Refined wildlife photography
While disused oil refineries have long seen returning wildlife flourish, Juan Jesús González Ahumada’s Refinery Refuge reveals the tenacity with which some animals endeavour to claim territory.
Striking wildlife photography is not often the first thing one thinks about when considering the Gibraltar-San Roque oil refinery, owned and operated by CEPSA. However, for Juan Jesús González Ahumada, the ‘noisy, polluted and constantly floodlit’ oil refinery was the ideal place to capture a pair of storks that had chosen to nest on nearby electricity pylons, despite the constant threat of electrocution from collision.
Storks often return to the same nest sites throughout their lives, and Ahumada returned several times. ‘The billowing emissions […] highlighted against the dark storm clouds’ presented the perfect photo opportunity.
There are numerous instances of wildlife flourishing in disused and abandoned oil refineries including Rainham Marsh in Essex, UK. Asphalt bases and roads were put into place in preparation for an oil refinery that was never completed, and the site was abandoned in 1973. Now a protected nature reserve, Rainham Marsh is home to more than 1,400 species.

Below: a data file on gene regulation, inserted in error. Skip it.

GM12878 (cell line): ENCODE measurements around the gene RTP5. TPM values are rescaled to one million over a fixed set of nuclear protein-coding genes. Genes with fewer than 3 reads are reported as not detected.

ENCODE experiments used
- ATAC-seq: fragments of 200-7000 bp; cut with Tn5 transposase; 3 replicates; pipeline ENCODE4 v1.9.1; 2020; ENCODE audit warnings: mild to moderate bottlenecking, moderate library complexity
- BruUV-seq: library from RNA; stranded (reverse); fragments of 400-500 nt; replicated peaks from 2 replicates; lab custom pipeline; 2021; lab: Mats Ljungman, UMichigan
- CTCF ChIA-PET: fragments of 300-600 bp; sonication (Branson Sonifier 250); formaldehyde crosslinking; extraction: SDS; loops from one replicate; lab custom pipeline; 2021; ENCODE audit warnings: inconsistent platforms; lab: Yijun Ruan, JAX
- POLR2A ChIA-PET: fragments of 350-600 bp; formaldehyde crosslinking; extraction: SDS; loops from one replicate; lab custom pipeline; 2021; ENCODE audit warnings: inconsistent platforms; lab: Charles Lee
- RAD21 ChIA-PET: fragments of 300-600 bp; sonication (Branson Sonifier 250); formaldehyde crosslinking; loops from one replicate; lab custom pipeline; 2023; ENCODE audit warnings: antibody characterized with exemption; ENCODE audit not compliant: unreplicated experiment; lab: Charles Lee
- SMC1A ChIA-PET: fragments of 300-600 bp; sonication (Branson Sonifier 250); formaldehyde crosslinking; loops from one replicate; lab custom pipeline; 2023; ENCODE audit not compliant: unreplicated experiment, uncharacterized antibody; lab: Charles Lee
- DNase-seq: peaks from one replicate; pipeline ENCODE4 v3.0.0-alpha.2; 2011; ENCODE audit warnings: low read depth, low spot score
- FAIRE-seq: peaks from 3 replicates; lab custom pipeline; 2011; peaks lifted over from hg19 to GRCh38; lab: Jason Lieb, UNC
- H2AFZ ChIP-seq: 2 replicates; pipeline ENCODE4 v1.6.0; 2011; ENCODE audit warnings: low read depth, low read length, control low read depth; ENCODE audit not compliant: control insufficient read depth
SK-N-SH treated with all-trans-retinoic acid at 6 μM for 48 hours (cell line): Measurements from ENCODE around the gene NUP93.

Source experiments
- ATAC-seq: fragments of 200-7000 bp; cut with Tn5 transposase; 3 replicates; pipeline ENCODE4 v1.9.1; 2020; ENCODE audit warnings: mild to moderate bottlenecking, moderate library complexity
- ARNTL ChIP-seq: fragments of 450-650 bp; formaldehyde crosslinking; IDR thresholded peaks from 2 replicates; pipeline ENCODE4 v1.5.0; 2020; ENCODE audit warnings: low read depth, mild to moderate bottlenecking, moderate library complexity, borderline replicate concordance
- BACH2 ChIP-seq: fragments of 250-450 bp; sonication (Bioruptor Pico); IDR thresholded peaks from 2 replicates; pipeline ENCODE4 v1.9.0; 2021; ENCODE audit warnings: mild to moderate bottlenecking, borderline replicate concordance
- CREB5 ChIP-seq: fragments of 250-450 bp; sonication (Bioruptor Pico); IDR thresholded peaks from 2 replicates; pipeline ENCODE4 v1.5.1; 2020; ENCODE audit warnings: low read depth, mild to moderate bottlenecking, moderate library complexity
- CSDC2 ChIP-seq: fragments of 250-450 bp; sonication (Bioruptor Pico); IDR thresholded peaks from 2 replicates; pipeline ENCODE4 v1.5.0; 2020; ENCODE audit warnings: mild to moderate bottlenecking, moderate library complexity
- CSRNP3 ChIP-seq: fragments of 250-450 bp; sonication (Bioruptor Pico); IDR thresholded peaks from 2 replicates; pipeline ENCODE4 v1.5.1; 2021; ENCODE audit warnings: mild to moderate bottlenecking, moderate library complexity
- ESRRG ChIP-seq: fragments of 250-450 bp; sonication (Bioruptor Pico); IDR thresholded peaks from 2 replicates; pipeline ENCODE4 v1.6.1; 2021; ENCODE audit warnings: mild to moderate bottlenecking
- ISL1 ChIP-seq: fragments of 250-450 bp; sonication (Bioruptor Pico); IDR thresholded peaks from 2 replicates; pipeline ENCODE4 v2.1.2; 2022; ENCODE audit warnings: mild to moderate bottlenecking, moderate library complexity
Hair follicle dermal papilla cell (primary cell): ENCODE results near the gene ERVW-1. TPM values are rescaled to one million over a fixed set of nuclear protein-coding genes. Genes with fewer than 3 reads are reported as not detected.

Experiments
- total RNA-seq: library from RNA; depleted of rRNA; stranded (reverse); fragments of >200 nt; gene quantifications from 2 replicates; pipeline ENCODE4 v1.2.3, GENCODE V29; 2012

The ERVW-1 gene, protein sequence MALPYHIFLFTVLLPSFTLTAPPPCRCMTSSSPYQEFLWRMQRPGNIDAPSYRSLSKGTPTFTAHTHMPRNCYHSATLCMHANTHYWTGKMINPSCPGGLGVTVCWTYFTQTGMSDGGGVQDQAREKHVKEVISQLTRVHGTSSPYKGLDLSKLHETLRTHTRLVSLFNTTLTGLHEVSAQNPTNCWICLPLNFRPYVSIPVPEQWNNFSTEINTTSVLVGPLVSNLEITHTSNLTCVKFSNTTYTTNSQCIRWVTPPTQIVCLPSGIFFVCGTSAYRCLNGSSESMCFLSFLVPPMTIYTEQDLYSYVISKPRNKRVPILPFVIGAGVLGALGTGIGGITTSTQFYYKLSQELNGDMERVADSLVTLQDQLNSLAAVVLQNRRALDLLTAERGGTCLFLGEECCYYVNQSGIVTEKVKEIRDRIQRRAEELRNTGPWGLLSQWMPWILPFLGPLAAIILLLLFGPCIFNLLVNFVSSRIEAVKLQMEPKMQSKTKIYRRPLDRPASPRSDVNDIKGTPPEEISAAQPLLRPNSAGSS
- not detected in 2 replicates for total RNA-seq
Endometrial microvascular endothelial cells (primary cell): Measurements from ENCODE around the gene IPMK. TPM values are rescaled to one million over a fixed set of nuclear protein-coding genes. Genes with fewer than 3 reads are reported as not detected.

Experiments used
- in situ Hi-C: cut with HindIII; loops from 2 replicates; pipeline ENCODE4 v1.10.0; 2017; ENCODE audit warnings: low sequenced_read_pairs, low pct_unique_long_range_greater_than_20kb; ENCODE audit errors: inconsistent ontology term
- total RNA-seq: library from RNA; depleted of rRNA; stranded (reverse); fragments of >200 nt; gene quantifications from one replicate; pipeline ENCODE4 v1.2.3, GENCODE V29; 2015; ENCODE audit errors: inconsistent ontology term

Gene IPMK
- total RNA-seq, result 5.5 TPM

It is rarer, however, for animals to repeatedly nest at active sites. The CESPA Gibraltar-San Roque refinery, the largest in the Iberian Peninsula, open since 1967, has a daily crude oil processing capacity of 240,000 barrels.
Ahumada’s photo, Refinery Refuge, is an entry in the Wildlife Photographer of the Year 2016 competition, developed and produced by the National History Museum, London. Several of his photos feature in the competition’s exhibition, now open in select museums across the UK.